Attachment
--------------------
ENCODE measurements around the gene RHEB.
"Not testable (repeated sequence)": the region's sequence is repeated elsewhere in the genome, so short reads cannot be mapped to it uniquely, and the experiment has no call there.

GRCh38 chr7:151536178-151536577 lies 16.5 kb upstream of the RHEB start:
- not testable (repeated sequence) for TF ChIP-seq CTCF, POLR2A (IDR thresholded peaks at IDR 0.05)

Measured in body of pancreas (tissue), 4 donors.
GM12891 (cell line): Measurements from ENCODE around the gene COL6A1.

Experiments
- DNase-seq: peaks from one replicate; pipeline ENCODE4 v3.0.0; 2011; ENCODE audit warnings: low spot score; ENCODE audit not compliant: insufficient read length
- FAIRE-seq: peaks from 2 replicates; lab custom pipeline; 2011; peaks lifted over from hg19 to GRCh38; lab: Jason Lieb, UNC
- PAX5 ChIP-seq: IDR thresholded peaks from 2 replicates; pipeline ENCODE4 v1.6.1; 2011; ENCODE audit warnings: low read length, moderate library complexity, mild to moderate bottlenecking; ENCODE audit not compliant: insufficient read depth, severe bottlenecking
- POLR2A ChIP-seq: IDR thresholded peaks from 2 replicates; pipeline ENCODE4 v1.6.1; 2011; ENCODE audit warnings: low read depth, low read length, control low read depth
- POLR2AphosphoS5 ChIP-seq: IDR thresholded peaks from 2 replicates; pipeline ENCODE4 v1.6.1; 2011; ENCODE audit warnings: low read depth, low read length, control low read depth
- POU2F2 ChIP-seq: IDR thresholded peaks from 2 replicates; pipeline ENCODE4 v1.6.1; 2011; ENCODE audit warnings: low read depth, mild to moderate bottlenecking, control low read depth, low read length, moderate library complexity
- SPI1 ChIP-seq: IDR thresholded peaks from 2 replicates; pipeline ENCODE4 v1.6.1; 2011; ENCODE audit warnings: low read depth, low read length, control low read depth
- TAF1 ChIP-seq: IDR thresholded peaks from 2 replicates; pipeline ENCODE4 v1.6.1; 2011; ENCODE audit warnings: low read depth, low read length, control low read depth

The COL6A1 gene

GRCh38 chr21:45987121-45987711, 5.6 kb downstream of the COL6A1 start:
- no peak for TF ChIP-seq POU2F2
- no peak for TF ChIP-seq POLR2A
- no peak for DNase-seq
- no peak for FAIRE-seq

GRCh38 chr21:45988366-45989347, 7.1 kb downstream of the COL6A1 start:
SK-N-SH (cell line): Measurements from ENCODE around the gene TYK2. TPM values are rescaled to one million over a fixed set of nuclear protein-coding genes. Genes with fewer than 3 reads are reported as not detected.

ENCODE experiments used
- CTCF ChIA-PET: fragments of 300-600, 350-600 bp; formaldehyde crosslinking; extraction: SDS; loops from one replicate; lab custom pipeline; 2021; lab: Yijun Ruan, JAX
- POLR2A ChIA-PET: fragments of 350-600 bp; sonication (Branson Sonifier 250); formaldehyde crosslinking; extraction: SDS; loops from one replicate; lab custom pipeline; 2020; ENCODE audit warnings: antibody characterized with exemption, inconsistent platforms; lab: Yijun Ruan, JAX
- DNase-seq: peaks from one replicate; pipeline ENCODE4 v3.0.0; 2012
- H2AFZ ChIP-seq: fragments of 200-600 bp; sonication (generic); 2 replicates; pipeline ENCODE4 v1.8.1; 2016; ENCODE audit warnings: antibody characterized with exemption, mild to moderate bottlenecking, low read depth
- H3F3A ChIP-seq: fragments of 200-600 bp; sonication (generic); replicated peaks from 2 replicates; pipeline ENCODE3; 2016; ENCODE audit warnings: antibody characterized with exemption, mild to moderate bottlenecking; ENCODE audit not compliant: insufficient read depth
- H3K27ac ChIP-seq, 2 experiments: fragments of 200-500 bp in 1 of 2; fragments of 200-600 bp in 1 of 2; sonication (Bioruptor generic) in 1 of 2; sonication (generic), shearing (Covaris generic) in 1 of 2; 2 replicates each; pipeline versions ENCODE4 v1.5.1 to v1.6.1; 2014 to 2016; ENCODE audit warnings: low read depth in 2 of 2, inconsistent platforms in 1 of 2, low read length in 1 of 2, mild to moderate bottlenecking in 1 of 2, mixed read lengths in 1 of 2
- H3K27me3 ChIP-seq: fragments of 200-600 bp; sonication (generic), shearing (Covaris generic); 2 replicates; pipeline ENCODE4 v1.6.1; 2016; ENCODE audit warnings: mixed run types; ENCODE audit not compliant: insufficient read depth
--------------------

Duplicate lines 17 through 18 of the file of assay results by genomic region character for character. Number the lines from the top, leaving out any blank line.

GRCh38 chr21:45987121-45987711, 5.6 kb downstream of the COL6A1 start:
- no peak for TF ChIP-seq POU2F2